September 22, 2012
AN Afghan asylum seeker has won a last-minute reprieve against deportation, which is understood to have been scheduled for 2pm tomorrow.
A Federal Magistrates Court judge overturned the decision by Immigration Minister Chris Bowen to deport the 34-year-old Hazara man from Australia on the grounds his application for refugee status was misconceived.
The deportation would have been the first forced eviction of an asylum seeker to Afghanistan.
The court’s decision comes as a group of 18 Sri Lankan men today chose to return home rather than be sent to Nauru for processing.
Another asylum-seeker vessel is tonight in distress in waters north of Christmas Island. It is reportedly carrying 200 people.
The judge said the Afghan man’s deportation warranted careful and full consideration. The matter was adjourned until a hearing in October.
“It has never been explained to me why there is a particular urgency [to deport the man],” she told the court.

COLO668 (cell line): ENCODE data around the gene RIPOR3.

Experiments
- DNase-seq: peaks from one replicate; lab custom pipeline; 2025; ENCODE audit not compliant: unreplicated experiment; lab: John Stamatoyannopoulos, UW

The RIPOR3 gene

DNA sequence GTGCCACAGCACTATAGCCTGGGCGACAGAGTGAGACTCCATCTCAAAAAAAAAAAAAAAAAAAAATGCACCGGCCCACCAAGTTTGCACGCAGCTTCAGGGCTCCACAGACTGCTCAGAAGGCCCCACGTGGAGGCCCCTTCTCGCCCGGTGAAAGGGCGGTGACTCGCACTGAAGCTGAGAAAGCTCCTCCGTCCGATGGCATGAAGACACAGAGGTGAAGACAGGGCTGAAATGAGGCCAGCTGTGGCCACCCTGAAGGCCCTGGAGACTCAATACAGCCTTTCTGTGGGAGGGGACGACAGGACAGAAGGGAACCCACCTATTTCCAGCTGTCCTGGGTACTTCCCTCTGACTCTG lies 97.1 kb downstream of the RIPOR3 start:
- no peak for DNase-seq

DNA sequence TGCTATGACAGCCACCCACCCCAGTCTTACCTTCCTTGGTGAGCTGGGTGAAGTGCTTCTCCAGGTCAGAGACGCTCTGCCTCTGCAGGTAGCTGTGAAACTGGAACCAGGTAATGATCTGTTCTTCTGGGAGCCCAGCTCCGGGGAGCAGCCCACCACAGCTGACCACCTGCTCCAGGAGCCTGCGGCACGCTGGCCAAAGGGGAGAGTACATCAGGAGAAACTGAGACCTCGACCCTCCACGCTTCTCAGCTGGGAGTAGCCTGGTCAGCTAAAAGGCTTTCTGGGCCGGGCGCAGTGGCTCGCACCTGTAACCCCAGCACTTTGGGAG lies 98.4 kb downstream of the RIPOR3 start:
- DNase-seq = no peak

Lawyers for the man, from the Ghazni province, sought the injunction on the grounds that he had not exhausted his appeal rights after he was refused refugee status.
The man is currently in a high-security unit at Villawood detention centre in Sydney, where it’s believed he was taken to in anticipation of his deportation.
They also argued that the only place to which he could be deported was Afghanistan, where he insists he has a well-founded fear of persecution and would be “at real risk of arbitrary deprivation of his life”.
It is understood immigration authorities have been pushing Afghanistan to accept up to 10 men under an arrangement signed last year for the return of failed asylum seekers, despite warnings from human rights groups that the situation in Afghanistan has deteriorated.
It is believed Afghan officials have resisted issuing travel documents for the men until local authorities can establish their identity – leading Australia to make a direct appeal to Kabul to allow the deportations.
The asylum seekers facing deportation had been living in the community for six months on a bridging visa. They had been released from detention in remote Western Australia.